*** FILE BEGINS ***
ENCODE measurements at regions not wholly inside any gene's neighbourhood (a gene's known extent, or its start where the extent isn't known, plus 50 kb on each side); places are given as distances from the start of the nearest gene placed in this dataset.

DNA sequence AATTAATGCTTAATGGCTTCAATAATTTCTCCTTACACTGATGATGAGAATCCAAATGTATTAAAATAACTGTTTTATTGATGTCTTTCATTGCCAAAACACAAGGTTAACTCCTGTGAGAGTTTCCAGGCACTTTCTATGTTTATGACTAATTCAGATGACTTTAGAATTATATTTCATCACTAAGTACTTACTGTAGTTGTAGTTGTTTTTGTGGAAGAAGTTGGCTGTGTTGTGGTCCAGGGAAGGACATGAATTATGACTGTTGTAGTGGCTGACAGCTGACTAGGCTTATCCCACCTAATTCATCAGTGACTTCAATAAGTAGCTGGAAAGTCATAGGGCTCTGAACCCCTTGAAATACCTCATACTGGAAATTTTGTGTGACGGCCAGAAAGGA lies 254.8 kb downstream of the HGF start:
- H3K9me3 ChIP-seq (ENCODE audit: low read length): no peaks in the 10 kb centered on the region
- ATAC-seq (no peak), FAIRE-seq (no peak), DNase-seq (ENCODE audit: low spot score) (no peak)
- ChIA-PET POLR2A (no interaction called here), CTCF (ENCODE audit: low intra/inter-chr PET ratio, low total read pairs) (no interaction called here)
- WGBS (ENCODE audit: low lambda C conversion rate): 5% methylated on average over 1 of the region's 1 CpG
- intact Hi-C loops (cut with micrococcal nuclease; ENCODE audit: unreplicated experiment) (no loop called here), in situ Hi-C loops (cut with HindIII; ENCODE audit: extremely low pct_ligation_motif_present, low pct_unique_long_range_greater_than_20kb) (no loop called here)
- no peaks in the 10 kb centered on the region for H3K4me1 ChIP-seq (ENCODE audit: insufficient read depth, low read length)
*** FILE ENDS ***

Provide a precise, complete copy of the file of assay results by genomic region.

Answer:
ENCODE measurements at regions not wholly inside any gene's neighbourhood (a gene's known extent, or its start where the extent isn't known, plus 50 kb on each side); places are given as distances from the start of the nearest gene placed in this dataset.

DNA sequence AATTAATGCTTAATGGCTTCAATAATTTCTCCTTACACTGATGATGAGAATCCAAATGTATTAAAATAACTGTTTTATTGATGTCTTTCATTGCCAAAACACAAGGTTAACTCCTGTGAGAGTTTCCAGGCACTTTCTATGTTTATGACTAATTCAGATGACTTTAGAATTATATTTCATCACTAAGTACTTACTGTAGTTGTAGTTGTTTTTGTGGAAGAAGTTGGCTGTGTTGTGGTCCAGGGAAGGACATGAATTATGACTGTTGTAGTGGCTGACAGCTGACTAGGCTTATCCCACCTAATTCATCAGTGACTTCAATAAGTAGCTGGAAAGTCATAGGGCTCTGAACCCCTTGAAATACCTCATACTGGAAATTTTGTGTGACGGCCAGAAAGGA lies 254.8 kb downstream of the HGF start:
- H3K9me3 ChIP-seq (ENCODE audit: low read length): no peaks in the 10 kb centered on the region
- ATAC-seq (no peak), FAIRE-seq (no peak), DNase-seq (ENCODE audit: low spot score) (no peak)
- ChIA-PET POLR2A (no interaction called here), CTCF (ENCODE audit: low intra/inter-chr PET ratio, low total read pairs) (no interaction called here)
- WGBS (ENCODE audit: low lambda C conversion rate): 5% methylated on average over 1 of the region's 1 CpG
- intact Hi-C loops (cut with micrococcal nuclease; ENCODE audit: unreplicated experiment) (no loop called here), in situ Hi-C loops (cut with HindIII; ENCODE audit: extremely low pct_ligation_motif_present, low pct_unique_long_range_greater_than_20kb) (no loop called here)
- no peaks in the 10 kb centered on the region for H3K4me1 ChIP-seq (ENCODE audit: insufficient read depth, low read length)